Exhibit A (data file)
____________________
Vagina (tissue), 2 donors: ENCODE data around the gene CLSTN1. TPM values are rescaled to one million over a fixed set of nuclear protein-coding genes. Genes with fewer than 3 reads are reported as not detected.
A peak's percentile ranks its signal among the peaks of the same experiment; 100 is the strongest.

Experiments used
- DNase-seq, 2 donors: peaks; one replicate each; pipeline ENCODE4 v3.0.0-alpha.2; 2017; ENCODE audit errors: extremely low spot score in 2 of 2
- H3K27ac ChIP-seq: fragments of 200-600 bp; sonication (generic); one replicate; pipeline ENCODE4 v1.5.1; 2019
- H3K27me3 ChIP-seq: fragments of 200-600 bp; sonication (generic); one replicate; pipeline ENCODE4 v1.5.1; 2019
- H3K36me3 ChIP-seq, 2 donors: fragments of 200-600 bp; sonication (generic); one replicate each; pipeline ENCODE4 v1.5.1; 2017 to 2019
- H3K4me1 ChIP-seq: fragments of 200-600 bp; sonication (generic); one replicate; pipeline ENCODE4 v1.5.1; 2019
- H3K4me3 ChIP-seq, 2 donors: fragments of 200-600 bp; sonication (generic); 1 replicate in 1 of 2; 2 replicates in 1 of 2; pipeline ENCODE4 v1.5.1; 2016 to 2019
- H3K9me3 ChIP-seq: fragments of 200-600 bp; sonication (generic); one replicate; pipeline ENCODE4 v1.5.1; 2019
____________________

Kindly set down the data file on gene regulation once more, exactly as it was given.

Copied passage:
Vagina (tissue), 2 donors: ENCODE data around the gene CLSTN1. TPM values are rescaled to one million over a fixed set of nuclear protein-coding genes. Genes with fewer than 3 reads are reported as not detected.
A peak's percentile ranks its signal among the peaks of the same experiment; 100 is the strongest.

Experiments used
- DNase-seq, 2 donors: peaks; one replicate each; pipeline ENCODE4 v3.0.0-alpha.2; 2017; ENCODE audit errors: extremely low spot score in 2 of 2
- H3K27ac ChIP-seq: fragments of 200-600 bp; sonication (generic); one replicate; pipeline ENCODE4 v1.5.1; 2019
- H3K27me3 ChIP-seq: fragments of 200-600 bp; sonication (generic); one replicate; pipeline ENCODE4 v1.5.1; 2019
- H3K36me3 ChIP-seq, 2 donors: fragments of 200-600 bp; sonication (generic); one replicate each; pipeline ENCODE4 v1.5.1; 2017 to 2019
- H3K4me1 ChIP-seq: fragments of 200-600 bp; sonication (generic); one replicate; pipeline ENCODE4 v1.5.1; 2019
- H3K4me3 ChIP-seq, 2 donors: fragments of 200-600 bp; sonication (generic); 1 replicate in 1 of 2; 2 replicates in 1 of 2; pipeline ENCODE4 v1.5.1; 2016 to 2019
- H3K9me3 ChIP-seq: fragments of 200-600 bp; sonication (generic); one replicate; pipeline ENCODE4 v1.5.1; 2019